> In article <[email protected]>,
> jim beam <[email protected]> wrote:
>
>> dabac wrote:
>>> jim beam Wrote:
>>>> ....the real consideration of course is how great the collapsing
>>>> force is in relation to capacity, not whether a collapsing force
>>>> exists....
>>> But you're completely ignoring the different orders of magnitude of
>>> effort needed to address the different issues. Old school risk
>>> reduction principles tended to foster a tunnel visioned approach
>>> like that. Sure, wheel ejection is rare and avoidable through known
>>> means, and there are other failures that are far more common and
>>> equally if not more critical. But are there any who are as easily
>>> corrected and with as little impact on the whole concept of bike
>>> riding/bike owning as changing dropout angle and/or caliper
>>> location(even if it only is to top mount and not forward mount)?
>>>
>>> Of course one could, in the interest of safety, require that all
>>> bike components should be redesigned with a bigger safety margin
>>> and with redundancy on critical systems(2-circuit for hydraulic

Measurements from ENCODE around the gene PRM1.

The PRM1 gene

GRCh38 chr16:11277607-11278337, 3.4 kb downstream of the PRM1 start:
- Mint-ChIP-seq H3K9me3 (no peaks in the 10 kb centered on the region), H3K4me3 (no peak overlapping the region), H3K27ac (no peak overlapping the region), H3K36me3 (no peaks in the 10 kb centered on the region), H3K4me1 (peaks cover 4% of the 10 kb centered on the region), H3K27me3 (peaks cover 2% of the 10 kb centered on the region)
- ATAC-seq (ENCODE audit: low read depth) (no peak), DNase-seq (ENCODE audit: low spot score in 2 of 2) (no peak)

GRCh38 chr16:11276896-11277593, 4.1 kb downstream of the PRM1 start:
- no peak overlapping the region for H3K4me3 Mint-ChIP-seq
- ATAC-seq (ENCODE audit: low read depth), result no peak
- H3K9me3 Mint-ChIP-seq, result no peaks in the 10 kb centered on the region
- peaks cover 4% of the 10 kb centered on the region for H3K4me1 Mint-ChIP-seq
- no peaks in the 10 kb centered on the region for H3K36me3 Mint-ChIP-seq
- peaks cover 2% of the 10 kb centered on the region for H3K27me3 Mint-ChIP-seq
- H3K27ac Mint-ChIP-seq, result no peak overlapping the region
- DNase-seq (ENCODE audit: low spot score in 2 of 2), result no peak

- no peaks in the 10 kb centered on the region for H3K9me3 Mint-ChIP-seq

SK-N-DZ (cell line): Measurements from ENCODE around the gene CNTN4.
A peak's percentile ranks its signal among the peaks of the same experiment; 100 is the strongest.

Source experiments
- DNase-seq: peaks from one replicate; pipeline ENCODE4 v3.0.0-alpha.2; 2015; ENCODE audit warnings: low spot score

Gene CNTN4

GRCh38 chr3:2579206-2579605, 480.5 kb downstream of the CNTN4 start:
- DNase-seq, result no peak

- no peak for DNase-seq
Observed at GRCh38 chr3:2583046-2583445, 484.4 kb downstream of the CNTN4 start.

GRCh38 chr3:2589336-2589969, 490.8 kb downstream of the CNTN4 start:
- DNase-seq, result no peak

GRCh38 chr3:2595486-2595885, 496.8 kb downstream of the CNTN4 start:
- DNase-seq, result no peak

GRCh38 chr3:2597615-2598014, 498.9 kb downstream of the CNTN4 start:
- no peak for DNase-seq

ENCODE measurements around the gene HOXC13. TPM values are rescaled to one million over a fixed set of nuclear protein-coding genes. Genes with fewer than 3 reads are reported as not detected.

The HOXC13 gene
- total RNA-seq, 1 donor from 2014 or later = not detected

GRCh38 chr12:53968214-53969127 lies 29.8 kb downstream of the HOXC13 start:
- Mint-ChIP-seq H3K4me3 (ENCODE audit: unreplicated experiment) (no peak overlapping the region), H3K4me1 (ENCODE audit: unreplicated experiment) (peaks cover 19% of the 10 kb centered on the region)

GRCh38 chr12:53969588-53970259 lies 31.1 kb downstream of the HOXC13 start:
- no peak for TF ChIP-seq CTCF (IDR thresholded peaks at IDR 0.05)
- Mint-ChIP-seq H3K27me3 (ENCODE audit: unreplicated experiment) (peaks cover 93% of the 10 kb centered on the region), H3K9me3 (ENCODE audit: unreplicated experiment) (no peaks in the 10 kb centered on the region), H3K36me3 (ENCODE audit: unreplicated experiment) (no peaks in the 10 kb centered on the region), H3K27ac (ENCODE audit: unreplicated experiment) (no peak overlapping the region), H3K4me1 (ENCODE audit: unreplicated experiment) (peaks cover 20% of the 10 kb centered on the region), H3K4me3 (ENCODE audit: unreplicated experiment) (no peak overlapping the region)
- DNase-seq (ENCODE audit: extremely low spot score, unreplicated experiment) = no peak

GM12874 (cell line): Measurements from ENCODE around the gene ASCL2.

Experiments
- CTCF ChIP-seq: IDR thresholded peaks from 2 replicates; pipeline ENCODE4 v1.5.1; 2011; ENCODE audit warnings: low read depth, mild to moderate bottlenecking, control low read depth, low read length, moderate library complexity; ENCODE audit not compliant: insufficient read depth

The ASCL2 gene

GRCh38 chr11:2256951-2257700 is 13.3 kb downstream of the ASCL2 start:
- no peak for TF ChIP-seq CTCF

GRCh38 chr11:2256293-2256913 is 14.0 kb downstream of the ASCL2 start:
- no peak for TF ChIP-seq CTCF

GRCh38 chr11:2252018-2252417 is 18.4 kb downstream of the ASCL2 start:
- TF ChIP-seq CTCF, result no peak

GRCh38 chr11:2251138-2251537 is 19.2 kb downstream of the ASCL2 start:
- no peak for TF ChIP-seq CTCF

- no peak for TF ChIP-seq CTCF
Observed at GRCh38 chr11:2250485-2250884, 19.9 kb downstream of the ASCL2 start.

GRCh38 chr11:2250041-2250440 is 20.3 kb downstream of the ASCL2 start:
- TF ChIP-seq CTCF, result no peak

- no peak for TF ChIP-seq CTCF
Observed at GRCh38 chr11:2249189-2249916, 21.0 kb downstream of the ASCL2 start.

>>> brakes, double clamps on wire operated etc), but that would have a
>>> major impact on just about every aspect on riding, servicing and
>>> bike ownership. Assuming that fork molds gets changed regularly
>>> anyhow changing dropout angle and caliper location OTOH makes an
>>> admittedly small risk go away w/o any rider consequences.
>>>
>>>

>> to some extent, and i've said as much before.

>
> Oh ********.


you see tim, you huff and you puff, but you don't read the thread.
other evidence suggests you don't understand much of it even if you do.

>
>> but q.r. failure, the biggest issue in all this, will still lead to
>> disaster, angled dropouts or not. all this chicken little b.s. based
>> on irrational fears created by bad math, with the biggest adherents
>> being non-engineers that can't grasp the most basic fundamentals, it
>> beyond bizarre.

>
> LOL. Perhaps somehow you keep overlooking the fact that two of the
> biggest "adherents" *are* mechanical engineers, whereas the biggest
> opponent *is not.*


one doesn't know the difference between the fatigue characteristics of a
material that strain ages and one that doesn't. the other doesn't know
the sense of stress in bending. are they both useful to you in this
appeal to an authority /you/ don't have?

>
>> focus on the freakin' q.r., that's the safety issue, not the
>> dropouts.

>
> Duck, weave, circle and dodge.


no tim, /you/ focus on the pertinent facts.